Calculation of compensation
Calculation of Compensation Payable outlines the procedures for calculating compensation. Compensation is not payable for professional fees, statutory approvals or the tenant's own labour. Any financial assistance from the public purse which contributed to the cost of the improvement is deducted. The net cost of the improvement is then depreciated on a straight line basis.
The Association may adjust the amount of compensation payable if any or all of the factors specified in Adjustments and deductions below.
To avoid disproportionate administrative costs there will be a lower threshold of £50 per improvement to avoid minor claims whilst the upper limit will be £3,000 per item. Both limits may be revised from time to time and any outstanding debts will be deducted from the compensation payable.
The upper limit on the scheme is £3,000.
A tenant has completed an improvement costing £2,000 with a notional life of 20 years but has left the property 5 years after completion.
Cost (£2,000) less grants or assistance towards work (nil) = £2,000
Notional life (20 years) less number of years lapsed since completion (5) = 15
Compensation payment = Cost x percentage of notional life remaining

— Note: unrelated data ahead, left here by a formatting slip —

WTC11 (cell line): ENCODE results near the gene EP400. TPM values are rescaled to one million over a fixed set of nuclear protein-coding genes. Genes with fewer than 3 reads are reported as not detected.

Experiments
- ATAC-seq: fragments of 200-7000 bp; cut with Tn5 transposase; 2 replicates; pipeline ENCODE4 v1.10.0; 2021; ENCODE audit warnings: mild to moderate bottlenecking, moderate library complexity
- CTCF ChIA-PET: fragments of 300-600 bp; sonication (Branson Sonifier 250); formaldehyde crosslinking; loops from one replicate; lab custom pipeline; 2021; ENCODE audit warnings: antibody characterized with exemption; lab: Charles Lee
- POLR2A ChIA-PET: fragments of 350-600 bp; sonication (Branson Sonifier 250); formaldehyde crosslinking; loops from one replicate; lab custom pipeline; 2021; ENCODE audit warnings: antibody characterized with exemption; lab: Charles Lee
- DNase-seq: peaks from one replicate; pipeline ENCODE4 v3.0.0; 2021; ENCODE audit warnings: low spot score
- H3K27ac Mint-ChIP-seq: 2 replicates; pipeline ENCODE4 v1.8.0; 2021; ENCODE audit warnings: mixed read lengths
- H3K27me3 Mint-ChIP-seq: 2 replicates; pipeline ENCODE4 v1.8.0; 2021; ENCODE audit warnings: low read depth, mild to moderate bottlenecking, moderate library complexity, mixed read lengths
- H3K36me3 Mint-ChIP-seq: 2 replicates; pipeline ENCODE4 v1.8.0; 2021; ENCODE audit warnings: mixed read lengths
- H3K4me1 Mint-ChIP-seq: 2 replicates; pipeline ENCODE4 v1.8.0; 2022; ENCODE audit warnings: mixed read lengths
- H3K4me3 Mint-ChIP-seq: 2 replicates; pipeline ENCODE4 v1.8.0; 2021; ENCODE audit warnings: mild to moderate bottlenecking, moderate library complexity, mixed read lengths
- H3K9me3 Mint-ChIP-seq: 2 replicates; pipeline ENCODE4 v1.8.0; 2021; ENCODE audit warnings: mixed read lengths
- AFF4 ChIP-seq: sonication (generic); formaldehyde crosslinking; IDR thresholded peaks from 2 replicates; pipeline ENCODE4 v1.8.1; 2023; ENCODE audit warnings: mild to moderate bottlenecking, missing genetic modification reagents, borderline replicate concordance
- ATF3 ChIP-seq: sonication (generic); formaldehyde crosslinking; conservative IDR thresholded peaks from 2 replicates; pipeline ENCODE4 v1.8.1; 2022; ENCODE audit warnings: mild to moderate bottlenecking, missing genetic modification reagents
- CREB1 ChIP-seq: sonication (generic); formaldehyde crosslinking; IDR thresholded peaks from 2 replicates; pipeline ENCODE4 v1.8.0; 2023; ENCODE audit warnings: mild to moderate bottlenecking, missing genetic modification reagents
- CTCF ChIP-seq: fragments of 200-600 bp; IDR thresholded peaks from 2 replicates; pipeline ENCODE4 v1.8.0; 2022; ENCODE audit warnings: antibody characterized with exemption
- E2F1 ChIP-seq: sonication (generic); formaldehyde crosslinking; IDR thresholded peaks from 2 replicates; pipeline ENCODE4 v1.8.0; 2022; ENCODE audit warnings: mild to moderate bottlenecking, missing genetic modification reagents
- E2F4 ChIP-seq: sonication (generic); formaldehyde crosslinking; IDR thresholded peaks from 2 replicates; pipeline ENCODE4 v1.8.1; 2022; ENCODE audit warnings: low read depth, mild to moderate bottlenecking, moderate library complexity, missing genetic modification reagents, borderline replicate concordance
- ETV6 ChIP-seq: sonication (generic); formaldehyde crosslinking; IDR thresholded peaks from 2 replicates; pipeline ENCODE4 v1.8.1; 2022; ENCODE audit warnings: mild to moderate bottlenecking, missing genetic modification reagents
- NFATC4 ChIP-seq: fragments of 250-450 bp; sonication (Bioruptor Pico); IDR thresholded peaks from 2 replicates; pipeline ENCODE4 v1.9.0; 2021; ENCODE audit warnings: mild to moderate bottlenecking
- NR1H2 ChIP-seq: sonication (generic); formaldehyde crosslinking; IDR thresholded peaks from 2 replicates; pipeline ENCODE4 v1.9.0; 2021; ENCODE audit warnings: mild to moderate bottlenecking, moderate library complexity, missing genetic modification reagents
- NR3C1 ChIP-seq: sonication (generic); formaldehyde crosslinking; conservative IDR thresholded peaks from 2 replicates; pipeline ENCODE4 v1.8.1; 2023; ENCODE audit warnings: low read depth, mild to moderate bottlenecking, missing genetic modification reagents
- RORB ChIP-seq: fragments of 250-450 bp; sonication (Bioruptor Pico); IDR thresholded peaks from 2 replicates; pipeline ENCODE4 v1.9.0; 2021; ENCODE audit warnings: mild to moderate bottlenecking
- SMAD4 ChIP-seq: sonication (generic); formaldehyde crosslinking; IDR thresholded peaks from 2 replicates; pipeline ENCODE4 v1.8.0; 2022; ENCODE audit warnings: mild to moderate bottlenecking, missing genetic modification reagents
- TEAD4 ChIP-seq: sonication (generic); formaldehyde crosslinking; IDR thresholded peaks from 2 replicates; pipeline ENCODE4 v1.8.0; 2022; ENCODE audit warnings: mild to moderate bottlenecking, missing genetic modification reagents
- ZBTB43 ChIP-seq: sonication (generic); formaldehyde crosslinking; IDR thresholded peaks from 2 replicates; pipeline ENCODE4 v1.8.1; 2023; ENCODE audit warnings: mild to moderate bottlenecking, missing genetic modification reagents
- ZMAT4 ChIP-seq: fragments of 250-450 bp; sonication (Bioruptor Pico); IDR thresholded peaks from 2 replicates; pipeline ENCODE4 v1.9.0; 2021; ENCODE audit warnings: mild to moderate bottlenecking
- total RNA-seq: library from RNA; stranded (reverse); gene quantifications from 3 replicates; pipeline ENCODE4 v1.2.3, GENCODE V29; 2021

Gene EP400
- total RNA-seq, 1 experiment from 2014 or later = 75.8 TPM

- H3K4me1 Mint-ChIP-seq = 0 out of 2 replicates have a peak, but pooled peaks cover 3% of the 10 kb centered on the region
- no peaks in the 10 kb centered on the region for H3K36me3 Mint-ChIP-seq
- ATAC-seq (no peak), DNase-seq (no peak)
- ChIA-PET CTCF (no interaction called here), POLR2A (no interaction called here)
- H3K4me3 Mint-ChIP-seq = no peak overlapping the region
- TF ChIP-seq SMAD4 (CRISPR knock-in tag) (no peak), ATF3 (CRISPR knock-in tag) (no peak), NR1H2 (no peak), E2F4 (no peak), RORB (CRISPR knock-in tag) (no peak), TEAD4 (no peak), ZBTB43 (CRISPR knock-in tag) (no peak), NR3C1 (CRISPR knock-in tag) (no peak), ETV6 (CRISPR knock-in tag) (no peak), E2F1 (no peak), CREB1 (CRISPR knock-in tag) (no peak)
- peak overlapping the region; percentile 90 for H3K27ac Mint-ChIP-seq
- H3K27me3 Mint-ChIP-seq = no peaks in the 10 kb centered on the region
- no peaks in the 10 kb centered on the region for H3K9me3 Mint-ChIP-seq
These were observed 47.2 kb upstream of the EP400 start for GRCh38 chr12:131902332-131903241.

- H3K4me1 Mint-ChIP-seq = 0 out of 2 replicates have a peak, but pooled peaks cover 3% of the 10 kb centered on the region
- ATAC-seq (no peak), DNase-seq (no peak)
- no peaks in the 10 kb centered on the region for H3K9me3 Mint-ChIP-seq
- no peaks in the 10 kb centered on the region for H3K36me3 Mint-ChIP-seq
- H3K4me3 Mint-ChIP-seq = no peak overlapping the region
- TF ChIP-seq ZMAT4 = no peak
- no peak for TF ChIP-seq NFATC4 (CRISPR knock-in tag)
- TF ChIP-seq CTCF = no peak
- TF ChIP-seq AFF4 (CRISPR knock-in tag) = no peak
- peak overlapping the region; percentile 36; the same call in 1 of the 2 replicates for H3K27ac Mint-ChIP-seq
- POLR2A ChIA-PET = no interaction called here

= £2,000 x 15/20 x 100% = £1,500
Adjustments and deductions
The Association can make adjustments to the amount payable if it considers that:
- the initial cost outlay by the tenant for the improvement was excessive
- the improvement was of a higher standard than the Association would normally install
- the improvement has deteriorated at a greater or lesser rate than normal wear and tear
- the Association had incurred excessive inspection and administrative costs in connection with the improvement
Any sums which the outgoing tenant owes the Association (eg rent/heating arrears or recoverable charges) may be deducted from any compensation payable.
Tenants may appeal a decision in relation to:
- a refusal to grant consent to undertake works
- the improvement being judged to fall outside the qualifying list
- the amount of compensation offered
It is expected that most appeals will be resolved in the first instance by reference to the Association's own internal complaints procedure. Where a tenant has a complaint of injustice as a result of maladministration and the Association's own complaints procedure has been exhausted, they may refer the case to the Northern Ireland Ombudsman.
Payment will be made to the qualifying tenant or tenants. In the case of joint tenancies where one of the qualifying persons cannot be traced (after the Association has made reasonable effort to do so), payment will be made to the other qualifying tenant(s) and it will be up to the missing tenant to recover his/her share from the others.
Once an improvement has been made, the Association will normally be responsible for its maintenance. It is important, therefore, when granting consent that it is made conditional upon the tenant carrying out the work to the applicable British Standard or equivalent and to facilitating a post inspection.
The Association cannot increase the tenant’s rent as a result of the improvement. However, when the tenancy ends and the property is being re-let the rent level can be increased to reflect the additional amenity for the incoming tenant.